The Origins and Early History of Methodism
The Wesley Family in Epworth
John Wesley (1703-1791) and Charles Wesley (1707-1788) were born in Epworth, Lincolnshire. Their father was Samuel Wesley (1662-1735) and their mother was Susanna Wesley (1669-1742). Although both Samuel’s and Susanna’s family were connected to Nonconformist movements, they had belonged to the Anglican church. Samuel Wesley, a talented poet and scholar, was the rector of the parish church in Epworth. Susanna Wesley played an instrumental role in their upbringing and education. Correspondence between Susanna and John show that she continued to play a role in his theological development as an adult.
Epworth was geographically and culturally distant from London’s urban landscape and Oxford’s academic setting. Because much of the region was poverty-stricken, hostile to outsiders, and undereducated, it was a difficult environment for the Wesley family to thrive. Susanna gave birth to nineteen children, although only ten survived past infancy. In 1709, the Wesley’s family home caught on fire and the entire family escaped except for the six-year-old John Wesley. John found the bedroom window and two men came to his rescue—one climbing on the shoulders of the other. John’s rescue from the fire had a profound impact on his life. Much later he would refer to himself, using the language of Zechariah 3:2, as “a brand plucked out of the burning.”
The Oxford Holy Club
Oxford University was the location of the first rise of Methodism. John studied at Christ Church, Oxford University (1720-1724) followed by his brother Charles (1726-1733). In 1726, John was elected a fellow of Lincoln College, Oxford University. During this period, Charles started what later became known as the “Holy Club.” John stepped in later as its leader. The Holy Club was initially centered on spiritual growth and academic discipline, but the focus eventually expanded to include social concerns. Members of the Holy Club also included George Whitefield, William Morgan, Benjamin Ingham (1712-1772), John Clayton, and Thomas Broughton.
Samuel Wesley looked to John to take over the Epworth parish and parsonage, but John refused his ailing father’s wishes on the grounds that Oxford was, like nowhere else, the place he can best “promote holiness in [himself] and others.” Whereas John saw Epworth as stifling, he found Oxford to be a fertile ground for ministry. Decades after John left Oxford, he reflected positively on his Oxford days in a letter to Charles: “Let me be again an Oxford Methodist! … I did then walk closely with God, and redeem the time.”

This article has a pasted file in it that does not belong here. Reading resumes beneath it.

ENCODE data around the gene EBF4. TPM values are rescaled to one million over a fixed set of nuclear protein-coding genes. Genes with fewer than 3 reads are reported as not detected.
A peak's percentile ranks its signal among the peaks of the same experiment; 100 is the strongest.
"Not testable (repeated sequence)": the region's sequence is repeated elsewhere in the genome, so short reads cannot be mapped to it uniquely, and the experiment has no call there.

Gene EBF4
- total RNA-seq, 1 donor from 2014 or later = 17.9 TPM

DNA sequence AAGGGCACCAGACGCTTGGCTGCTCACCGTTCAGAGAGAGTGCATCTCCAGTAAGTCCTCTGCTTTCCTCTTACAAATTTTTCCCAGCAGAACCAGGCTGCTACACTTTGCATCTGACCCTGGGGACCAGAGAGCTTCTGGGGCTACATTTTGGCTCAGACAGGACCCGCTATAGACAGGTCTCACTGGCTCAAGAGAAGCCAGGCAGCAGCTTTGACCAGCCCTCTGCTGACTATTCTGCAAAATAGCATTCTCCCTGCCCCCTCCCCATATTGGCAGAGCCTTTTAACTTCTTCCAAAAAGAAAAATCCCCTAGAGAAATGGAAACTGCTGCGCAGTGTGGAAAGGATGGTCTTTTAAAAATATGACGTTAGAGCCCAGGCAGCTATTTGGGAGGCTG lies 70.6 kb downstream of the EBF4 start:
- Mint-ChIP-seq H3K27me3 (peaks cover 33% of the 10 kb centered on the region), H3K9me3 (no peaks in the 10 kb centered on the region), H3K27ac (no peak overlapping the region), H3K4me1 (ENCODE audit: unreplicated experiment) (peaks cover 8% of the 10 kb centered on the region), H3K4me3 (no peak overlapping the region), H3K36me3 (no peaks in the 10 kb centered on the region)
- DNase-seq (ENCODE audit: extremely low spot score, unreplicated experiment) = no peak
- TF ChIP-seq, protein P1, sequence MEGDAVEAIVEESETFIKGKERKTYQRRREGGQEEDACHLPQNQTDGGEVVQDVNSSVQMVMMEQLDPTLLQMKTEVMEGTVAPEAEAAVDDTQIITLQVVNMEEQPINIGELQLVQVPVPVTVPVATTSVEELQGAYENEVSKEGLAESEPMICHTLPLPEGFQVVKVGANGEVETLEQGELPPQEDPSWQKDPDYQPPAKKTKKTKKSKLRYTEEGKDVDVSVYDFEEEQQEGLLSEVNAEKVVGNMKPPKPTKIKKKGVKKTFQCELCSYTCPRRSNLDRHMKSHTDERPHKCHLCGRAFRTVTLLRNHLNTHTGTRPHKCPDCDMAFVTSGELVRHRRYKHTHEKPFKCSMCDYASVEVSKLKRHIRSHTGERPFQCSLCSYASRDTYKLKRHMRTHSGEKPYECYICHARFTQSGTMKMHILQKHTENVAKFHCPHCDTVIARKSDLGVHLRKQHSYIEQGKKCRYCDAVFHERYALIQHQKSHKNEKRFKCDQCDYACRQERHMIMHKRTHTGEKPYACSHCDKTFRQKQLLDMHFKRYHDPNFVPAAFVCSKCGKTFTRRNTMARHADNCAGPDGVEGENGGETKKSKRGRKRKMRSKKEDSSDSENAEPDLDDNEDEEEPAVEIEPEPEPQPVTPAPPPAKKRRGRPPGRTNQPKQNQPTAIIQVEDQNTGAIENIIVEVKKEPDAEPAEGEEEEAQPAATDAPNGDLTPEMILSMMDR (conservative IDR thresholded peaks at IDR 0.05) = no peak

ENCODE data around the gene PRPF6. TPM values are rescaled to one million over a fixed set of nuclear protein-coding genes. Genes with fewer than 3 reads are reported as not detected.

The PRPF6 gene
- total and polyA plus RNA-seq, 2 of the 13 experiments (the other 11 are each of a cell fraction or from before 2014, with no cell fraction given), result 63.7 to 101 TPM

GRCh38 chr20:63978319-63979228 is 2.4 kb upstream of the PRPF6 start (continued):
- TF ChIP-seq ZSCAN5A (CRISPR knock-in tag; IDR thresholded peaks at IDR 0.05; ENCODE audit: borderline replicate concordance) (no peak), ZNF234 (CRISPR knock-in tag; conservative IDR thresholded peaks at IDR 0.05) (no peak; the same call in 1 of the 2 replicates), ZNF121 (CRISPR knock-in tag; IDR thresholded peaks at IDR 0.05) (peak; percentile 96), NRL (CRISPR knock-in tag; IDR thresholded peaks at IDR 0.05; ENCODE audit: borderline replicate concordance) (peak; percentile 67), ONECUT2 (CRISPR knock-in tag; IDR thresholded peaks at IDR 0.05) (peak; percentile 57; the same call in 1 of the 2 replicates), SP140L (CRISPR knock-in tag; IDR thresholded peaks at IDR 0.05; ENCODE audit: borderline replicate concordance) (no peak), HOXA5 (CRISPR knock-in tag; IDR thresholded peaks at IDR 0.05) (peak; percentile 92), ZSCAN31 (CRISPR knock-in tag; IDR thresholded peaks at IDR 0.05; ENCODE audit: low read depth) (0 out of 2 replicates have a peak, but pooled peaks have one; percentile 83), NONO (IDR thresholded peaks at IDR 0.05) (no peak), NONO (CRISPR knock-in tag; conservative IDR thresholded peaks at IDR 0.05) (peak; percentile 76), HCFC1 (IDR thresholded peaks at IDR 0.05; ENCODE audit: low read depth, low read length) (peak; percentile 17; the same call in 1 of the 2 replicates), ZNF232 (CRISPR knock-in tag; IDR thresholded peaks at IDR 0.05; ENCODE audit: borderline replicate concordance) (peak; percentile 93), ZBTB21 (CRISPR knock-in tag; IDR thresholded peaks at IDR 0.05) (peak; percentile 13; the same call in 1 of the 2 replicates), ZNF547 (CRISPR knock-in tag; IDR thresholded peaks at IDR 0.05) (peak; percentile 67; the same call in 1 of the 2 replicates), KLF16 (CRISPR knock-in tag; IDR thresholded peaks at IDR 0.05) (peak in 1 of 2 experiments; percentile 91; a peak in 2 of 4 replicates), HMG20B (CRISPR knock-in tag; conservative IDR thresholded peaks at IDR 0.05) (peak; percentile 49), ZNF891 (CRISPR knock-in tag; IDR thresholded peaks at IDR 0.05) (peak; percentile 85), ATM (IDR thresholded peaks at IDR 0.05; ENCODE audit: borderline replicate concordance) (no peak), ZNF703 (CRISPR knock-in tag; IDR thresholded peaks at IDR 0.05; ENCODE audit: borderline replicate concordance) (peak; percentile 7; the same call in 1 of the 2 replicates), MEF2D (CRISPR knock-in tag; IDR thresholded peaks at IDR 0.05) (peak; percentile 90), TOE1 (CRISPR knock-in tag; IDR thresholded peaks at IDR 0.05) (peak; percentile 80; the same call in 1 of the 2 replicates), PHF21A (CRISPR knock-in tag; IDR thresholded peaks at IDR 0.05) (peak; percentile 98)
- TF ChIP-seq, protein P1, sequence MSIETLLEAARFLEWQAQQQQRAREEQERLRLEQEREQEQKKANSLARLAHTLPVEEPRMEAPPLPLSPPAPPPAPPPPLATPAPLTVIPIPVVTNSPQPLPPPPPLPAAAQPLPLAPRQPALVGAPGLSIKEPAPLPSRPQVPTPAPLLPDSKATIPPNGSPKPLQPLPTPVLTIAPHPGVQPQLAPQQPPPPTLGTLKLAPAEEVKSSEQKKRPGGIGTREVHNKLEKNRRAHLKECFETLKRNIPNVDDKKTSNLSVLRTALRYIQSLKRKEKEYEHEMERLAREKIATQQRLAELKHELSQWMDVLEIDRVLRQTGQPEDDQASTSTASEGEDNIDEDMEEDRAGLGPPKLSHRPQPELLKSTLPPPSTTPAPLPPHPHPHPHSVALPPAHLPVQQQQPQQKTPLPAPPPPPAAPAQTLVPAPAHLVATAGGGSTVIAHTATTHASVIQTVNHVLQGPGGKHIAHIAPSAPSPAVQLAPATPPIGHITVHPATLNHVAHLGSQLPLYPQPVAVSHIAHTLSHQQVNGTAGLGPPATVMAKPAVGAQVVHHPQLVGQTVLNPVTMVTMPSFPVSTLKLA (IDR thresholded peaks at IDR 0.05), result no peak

The Wesleys in Georgia
Despite his earlier claim that Oxford was the best place to exercise his ministry, John Wesley readily accepted James Oglethorpe’s invitation to participate in the burgeoning colony of Georgia. In October 1735, John departed for Georgia along with two others from the Oxford Holy Club (his brother Charles and Benjamin Ingham) along with Charles Delamotte (1714-1790). They arrived in February 1736. The voyage to Georgia introduced the Wesleys to the Moravians, who would prove to be a major influence on both brothers. In Georgia, Charles Wesley became Oglethorpe’s secretary, although he was unsuccessful in that role and departed after only six months. John Wesley was initially frustrated with the results of his ministry. He had hoped to establish a primitive Christian community among the native Americans, but his ministry at Christ Church in Savannah distracted him from that goal. Wesley’s strict application of high-church religion proved unpopular amongst many Savannah residents.
John Wesley developed a close relationship with Sophia Hopkey, but John ended the relationship and Sophia married another man. An affidavit by Captain Roberts Williams calls into question Wesley’s overall character as well as his particular behavior with respect to Sophia Hopkey while he was in Savannah. Williams claimed that Wesley “seduced the common persons, there settled, to Idleness,” and “had been guilty of using too great familiarities with Mrs. Sophia Christiana Hopkey.” In August of 1737, the Grand Jury for Savannah charged Wesley with speaking to Sophia Hopkey against her husband’s consent and repelling her from the Holy Communion. After more than three months of trying to defend his actions, Wesley fled by night for Charleston, and from there he sailed back to England. He wrote: “I shook off the Dust of my Feet, and left Georgia, after having preach’d the Gospel there (not as I ought, but as I was able) one year and nearly Nine Months.”
John Wesley and Aldersgate
In early 1738, shortly after his return from Georgia, John Wesley fostered a relationship with the Moravian leader, Peter Böhler (1712-1775), who himself was set to depart for a mission in Georgia and South Carolina. At this time, Wesley thought of his faith as weak, but Böhler convinced him that there are no degrees of faith, and so he lacked a genuine saving faith altogether. The Moravians taught that a genuine faith would be accompanied by an unmistakable assurance. On May 24, 1738, Wesley attended a Moravian meeting on Aldersgate Street. There, during a reading from Martin Luther’s preface to the book of Romans, Wesley felt his heart “strangely warmed.” Wesley understood this as confirmation that he possessed saving faith. Still, Wesley continued to struggle with doubts and within a couple of years he departed completely from the Moravian view of faith, opting for a view more consistent with his experience. Though later Methodists often celebrate Wesley’s “conversion” at Aldersgate, Wesley himself did not view the event as a paradigmatic conversion experience.